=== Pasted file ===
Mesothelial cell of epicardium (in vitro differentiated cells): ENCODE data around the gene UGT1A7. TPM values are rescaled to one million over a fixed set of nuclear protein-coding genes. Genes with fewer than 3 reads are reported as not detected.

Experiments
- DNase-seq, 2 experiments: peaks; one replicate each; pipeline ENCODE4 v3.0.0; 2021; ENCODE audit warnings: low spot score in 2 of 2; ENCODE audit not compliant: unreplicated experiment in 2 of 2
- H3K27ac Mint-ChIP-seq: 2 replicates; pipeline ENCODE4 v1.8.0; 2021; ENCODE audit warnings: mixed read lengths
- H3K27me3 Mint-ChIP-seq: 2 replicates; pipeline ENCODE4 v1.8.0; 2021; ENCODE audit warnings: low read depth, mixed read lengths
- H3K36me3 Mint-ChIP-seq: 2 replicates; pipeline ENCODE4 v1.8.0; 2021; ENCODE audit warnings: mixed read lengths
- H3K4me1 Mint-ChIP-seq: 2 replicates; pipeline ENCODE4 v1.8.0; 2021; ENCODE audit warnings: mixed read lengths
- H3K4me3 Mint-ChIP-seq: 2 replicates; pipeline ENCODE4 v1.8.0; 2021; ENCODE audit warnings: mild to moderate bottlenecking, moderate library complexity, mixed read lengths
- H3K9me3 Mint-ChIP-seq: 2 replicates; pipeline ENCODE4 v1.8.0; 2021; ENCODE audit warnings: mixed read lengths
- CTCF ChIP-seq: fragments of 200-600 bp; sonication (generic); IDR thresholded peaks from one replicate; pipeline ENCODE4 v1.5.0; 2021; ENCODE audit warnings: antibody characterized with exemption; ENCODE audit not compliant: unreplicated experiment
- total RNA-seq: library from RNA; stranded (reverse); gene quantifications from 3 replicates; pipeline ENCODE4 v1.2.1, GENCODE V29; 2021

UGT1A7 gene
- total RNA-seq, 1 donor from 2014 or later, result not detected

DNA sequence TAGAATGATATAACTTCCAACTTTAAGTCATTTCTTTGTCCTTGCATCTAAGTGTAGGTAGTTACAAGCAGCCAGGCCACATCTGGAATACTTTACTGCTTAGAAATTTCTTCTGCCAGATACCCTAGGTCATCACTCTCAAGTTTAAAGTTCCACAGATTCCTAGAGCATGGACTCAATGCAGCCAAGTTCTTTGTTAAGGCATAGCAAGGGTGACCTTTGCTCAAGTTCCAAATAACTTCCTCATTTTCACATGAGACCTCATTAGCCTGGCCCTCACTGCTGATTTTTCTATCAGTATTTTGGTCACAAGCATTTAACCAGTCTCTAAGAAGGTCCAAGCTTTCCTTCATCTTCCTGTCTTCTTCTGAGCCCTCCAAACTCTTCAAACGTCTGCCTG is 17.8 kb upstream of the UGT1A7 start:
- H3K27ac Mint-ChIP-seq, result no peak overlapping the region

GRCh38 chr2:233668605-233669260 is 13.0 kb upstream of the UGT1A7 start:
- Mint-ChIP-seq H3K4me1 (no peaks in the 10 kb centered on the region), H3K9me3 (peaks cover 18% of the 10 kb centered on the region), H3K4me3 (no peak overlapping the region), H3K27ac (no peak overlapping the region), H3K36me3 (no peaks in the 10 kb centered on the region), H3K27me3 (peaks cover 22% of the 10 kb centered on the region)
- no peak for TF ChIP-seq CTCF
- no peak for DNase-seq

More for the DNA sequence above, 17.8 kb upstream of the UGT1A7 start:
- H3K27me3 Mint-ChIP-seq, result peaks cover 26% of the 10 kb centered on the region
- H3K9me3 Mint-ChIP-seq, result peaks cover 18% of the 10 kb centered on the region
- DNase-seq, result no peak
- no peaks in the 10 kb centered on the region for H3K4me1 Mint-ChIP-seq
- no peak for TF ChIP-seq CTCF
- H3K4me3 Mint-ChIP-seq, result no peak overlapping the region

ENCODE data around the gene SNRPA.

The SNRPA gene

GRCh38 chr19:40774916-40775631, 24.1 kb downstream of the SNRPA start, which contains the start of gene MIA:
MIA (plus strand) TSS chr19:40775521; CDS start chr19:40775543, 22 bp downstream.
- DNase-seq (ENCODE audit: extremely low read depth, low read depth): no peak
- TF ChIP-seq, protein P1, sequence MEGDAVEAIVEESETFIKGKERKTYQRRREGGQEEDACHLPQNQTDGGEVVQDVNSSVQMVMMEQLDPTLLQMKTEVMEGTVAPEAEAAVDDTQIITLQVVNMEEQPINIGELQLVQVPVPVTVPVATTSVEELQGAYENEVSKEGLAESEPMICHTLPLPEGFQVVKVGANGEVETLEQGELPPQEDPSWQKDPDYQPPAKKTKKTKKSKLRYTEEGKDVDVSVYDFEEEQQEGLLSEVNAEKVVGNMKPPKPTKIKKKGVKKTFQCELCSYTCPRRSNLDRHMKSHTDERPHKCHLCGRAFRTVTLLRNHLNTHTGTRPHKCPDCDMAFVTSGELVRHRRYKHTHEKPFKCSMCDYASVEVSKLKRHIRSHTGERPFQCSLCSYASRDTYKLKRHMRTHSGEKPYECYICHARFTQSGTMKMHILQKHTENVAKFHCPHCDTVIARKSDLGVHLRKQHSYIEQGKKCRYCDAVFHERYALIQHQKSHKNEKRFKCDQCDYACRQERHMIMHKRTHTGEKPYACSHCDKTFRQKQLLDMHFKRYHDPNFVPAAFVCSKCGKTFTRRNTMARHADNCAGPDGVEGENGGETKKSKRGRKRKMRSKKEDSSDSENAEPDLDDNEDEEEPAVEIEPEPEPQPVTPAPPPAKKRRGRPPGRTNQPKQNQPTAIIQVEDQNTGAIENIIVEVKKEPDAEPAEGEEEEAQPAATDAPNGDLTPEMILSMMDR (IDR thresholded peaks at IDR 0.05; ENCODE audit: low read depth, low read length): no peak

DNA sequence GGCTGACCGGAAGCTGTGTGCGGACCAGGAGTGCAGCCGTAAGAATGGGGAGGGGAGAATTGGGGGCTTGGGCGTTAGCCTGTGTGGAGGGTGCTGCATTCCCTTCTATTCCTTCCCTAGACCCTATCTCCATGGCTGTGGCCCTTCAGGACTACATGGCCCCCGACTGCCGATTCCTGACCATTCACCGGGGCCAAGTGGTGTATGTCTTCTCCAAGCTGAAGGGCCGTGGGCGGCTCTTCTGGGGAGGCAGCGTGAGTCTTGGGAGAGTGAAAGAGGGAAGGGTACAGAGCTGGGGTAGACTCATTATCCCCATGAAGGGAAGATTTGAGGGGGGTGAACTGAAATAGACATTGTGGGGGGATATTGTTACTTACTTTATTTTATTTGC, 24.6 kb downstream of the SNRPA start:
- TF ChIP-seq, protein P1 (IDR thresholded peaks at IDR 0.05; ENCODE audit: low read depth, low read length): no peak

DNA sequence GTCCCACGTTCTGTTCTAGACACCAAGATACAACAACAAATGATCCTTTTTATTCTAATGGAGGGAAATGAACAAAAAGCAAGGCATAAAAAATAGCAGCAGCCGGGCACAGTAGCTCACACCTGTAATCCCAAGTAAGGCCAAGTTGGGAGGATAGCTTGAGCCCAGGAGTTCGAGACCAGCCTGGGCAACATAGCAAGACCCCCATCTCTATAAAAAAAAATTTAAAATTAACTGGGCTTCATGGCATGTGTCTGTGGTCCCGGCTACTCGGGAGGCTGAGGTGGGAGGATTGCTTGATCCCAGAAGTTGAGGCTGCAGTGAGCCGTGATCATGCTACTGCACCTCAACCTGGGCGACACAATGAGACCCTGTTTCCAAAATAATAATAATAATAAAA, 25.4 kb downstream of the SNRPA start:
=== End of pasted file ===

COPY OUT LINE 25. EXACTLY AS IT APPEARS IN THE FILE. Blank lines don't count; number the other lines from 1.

- no peak for TF ChIP-seq CTCF